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Menopause breaking the taboo in the workplace

Sophie Robertson

Sophie Robertson

The Women and Equalities Committee survey in 2021 found that that nearly a third of women (31%) had missed work because of menopausal symptoms.

According to the NHS, the menopause is “when a woman stops having periods and is no longer able to get pregnant naturally.”

Unfortunately for those affected several side effects can accompany the physical change, this can include hot flushes, fatigue, memory loss, difficulty in concentrating, headaches, night sweats, low mood/anxiety, and insomnia.

It is easy to see how any or all of these side effects could impact upon the day-to-day life of those affected and how they could potentially give rise to performance, disciplinary and sickness absence issues for the employer. It is therefore imperative that employers review their practices and consider how they can best support their employees.

The Law

Currently, there is no menopause specific legislation. However, those suffering with menopausal symptoms can still be protected in other ways under the Equality Act 2010. (“EA”)

Employees suffering with menopausal symptoms could potentially bring claims against their employer for sex discrimination, age discrimination and potentially disability discrimination, if their symptoms are so severe that they can meet the definition of disabled under the EA.

Is the menopause a disability?

The menopause per se is not a disability that is protected under the EA, but if the symptoms are severe enough for a particular employee, then they may qualify as disabled. (The question to ask is, are the symptoms substantial, long term and do they have an adverse effect on their ability to carry out day-to-day activities?).

If an employee is considered disabled, this increases the employers’ obligations to her, and they then not only have a duty not to discriminate against the employee but also to consider implementing reasonable adjustments.

If you are not sure whether an employee is regarded as disabled, then you should seek both legal and medical advice.

Top tips for Employers

Employers should have a well drafted menopause policy which is communicated to both employees and managers. Businesses who implement a policy and communicate this to staff will help to eliminate the taboo surrounding the topic and will raise awareness of the issues being faced by a significant proportion of their workforce.

However, having a policy will only be able to go so far, and employers should also train their staff on the use of that policy. Training and open communication will encourage an open dialogue between employees and their managers and assist in addressing the issues before they become a problem for either the employer or the employee.

Training is also important in that it ensures that managers know the signs to look out for when managing employees dealing with the symptoms of menopause and how best to handle the conversations sensitively.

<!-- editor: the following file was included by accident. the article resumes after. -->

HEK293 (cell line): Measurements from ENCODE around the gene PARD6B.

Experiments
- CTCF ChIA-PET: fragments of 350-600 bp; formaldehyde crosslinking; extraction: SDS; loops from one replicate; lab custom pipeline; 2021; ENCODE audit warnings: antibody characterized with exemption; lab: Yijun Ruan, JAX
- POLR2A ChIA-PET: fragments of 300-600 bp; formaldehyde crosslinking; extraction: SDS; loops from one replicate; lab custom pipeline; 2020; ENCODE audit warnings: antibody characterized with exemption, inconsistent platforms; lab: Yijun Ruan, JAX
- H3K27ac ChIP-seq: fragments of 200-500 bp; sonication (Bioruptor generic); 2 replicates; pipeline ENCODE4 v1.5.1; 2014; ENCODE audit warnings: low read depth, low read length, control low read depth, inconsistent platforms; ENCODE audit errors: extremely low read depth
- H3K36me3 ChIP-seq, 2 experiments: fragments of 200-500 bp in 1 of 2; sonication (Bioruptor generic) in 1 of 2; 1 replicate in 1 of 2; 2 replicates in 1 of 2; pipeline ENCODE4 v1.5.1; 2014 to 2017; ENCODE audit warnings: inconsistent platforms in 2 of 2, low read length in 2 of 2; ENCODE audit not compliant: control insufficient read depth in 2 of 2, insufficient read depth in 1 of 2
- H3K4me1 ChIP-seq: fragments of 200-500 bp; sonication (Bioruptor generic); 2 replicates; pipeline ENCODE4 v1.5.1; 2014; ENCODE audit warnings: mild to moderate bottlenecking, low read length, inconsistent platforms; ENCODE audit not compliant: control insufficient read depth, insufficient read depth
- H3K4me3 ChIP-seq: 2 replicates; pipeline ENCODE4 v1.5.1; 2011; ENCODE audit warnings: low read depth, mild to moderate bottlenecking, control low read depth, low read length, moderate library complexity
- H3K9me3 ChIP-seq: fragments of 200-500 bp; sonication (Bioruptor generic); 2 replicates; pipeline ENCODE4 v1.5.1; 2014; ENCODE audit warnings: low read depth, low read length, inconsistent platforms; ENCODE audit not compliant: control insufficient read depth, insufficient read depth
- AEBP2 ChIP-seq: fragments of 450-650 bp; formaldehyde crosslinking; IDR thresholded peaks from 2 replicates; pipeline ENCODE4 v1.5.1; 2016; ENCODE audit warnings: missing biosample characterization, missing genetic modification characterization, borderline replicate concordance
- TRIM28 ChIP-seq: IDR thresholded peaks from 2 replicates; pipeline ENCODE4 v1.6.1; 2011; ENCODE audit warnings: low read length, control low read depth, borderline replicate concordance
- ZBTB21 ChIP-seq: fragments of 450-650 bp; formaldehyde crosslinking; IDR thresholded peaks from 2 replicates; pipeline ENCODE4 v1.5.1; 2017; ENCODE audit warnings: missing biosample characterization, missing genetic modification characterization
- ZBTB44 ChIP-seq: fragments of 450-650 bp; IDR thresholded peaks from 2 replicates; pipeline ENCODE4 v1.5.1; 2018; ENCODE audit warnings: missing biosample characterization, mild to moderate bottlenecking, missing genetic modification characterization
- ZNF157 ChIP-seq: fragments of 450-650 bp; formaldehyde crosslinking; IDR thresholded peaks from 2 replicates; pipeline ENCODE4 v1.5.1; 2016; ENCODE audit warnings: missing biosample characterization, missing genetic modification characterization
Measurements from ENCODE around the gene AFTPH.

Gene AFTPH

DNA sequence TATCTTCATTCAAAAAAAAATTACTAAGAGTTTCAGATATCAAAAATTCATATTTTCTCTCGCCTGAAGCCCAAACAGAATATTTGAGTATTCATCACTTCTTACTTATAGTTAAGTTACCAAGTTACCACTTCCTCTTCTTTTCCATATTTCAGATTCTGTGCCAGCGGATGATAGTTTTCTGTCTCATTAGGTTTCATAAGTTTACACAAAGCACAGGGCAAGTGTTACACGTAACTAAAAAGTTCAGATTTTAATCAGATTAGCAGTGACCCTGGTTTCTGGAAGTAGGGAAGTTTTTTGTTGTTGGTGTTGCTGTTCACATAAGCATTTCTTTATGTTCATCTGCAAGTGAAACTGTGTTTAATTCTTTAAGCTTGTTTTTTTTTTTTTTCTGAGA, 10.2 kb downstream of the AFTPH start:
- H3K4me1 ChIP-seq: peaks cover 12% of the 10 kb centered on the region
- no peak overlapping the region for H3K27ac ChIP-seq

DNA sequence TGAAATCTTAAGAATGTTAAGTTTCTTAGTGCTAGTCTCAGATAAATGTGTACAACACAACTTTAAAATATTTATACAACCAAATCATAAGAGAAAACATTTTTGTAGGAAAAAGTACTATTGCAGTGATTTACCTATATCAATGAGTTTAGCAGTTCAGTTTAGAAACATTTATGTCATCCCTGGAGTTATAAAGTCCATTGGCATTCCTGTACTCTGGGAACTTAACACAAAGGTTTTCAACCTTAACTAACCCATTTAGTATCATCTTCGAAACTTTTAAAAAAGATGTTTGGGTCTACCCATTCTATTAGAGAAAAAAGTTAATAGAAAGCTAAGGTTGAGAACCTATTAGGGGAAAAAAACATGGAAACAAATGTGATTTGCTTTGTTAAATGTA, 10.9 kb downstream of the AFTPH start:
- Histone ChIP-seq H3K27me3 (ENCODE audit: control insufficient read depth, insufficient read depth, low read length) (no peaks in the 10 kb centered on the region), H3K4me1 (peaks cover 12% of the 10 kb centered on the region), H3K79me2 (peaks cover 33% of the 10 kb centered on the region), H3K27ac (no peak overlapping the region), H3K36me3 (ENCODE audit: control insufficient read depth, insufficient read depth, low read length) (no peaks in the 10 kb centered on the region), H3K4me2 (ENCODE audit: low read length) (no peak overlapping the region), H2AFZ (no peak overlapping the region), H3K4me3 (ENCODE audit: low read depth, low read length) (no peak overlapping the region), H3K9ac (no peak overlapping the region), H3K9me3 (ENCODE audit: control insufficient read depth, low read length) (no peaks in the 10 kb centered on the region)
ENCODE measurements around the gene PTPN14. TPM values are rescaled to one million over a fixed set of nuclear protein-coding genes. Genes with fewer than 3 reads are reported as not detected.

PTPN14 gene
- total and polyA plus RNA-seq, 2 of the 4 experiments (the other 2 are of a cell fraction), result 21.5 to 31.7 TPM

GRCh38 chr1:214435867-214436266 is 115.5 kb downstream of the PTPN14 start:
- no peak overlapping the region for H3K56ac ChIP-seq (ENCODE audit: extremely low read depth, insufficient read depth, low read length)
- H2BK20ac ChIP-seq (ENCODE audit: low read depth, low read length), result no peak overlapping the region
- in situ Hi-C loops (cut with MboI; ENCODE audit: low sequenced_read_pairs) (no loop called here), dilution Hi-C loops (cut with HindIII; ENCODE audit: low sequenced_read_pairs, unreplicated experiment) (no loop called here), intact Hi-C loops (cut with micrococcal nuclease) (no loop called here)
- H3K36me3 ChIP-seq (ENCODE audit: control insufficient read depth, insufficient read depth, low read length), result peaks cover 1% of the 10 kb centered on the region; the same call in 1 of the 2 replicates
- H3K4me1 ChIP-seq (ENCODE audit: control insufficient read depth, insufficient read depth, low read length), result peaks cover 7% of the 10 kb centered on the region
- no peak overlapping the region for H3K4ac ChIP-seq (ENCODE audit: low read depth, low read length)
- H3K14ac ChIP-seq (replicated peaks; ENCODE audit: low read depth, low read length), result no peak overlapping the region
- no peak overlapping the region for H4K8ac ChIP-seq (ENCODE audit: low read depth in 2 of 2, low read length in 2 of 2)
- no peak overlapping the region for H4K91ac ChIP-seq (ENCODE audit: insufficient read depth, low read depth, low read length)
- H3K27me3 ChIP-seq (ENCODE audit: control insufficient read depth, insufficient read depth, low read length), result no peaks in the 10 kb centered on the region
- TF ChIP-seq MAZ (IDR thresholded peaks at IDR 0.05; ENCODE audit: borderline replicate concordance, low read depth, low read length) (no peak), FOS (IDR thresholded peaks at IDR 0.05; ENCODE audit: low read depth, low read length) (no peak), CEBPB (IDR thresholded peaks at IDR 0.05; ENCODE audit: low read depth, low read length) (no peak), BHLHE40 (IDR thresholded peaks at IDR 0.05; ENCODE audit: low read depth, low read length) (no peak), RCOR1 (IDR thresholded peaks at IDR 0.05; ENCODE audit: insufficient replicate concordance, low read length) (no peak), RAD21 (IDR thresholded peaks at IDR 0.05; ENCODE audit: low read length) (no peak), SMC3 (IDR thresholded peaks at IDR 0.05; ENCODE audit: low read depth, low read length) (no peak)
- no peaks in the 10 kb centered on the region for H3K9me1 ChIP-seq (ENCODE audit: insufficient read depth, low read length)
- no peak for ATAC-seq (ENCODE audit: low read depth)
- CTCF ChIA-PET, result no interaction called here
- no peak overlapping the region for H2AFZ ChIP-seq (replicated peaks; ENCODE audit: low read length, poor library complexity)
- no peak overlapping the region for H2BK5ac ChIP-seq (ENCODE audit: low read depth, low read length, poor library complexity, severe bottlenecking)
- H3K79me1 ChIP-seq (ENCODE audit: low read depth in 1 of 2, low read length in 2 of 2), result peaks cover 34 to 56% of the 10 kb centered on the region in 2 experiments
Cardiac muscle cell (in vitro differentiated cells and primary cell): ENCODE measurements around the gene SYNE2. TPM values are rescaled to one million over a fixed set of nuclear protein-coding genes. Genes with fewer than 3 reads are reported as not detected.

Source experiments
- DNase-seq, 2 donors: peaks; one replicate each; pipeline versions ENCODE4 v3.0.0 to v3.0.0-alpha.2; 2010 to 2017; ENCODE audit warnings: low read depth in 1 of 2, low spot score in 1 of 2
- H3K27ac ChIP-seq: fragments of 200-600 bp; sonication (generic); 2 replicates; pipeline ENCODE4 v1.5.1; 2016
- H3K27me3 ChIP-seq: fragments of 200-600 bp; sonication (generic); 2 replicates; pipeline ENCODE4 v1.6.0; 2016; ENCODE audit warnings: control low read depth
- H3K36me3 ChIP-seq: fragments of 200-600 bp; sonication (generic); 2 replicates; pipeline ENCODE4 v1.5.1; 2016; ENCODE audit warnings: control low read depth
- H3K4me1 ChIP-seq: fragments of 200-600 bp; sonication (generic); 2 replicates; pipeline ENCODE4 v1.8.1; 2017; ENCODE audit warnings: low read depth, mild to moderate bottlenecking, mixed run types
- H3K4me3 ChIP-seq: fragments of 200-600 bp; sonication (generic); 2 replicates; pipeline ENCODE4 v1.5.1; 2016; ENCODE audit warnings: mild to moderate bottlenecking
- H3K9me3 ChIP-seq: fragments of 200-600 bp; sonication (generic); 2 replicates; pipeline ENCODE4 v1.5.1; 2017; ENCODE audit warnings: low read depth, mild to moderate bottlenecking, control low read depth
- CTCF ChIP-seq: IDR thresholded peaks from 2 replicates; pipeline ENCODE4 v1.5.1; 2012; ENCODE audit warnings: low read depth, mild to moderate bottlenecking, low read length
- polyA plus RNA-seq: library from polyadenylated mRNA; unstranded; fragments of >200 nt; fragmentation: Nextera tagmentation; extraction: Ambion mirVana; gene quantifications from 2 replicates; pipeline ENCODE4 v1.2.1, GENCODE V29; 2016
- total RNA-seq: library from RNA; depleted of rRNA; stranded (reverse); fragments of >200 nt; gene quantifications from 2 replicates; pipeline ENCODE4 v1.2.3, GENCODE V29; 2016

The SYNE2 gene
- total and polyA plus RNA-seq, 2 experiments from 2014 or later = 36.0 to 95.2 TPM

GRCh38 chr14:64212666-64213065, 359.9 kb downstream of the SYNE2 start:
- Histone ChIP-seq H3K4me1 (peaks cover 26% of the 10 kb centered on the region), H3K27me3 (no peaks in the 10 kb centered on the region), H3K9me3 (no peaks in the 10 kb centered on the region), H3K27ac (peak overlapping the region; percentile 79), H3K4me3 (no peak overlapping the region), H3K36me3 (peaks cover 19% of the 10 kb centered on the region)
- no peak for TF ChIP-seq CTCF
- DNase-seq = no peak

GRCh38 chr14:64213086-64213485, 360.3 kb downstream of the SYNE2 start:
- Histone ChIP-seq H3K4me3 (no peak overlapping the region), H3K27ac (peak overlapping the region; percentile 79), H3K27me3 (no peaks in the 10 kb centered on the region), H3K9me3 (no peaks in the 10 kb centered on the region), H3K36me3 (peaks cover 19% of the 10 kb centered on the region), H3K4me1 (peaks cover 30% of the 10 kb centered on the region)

Once employers have opened that dialogue, they should consider what adjustments they can make for employees. Although the duty to make reasonable adjustments will only apply if the employee is regarded as disabled under the EA, employers do still have a general duty to protect their employees in the workplace and this could extend to considering adjustments.

Adjustments that employers could consider include amending absence trigger points, temperature control in the workplace, flexible working, and allowing more rest breaks. This list is not exhaustive, and employers are encouraged to have conversation with their employees to understand what adjustments they feel would support them.

Future changes in the law

Over the past few years there have been several claims in the Employment Tribunal relating to the menopause and its effects. The Judgments appear to show a clear propensity for Judges to find that women suffering with menopausal symptoms should be protected under the legislation, whether that be on the basis that their condition amounts to a disability or because of their age or sex.

The Women and Equalities committee however do not think that the current legislation goes far enough, and they have called for a consideration of whether further legislation needs to be enacted in this area.

The Menopause Support and Services Bill was introduced to Parliament in 2021 but was subsequently withdrawn. The purpose of the bill was to seek to improve menopause care in the UK in three main areas:

  • Healthcare
  • The Workplace
  • Women’s health strategy

Although the bill has been withdrawn Employers should still keep an eye on this developing area as it is likely that further legislation could be considered in future. It is also important that employers ensure that they are taking all the necessary steps to protect their employees at work and to avoid the pitfalls of potential employment tribunal claims.

Register your interest

To register your interest in an in-house training seminar for your Management Team or for assistance in preparing a menopause policy please email Sophie Robertson – or view our leaflet with more details.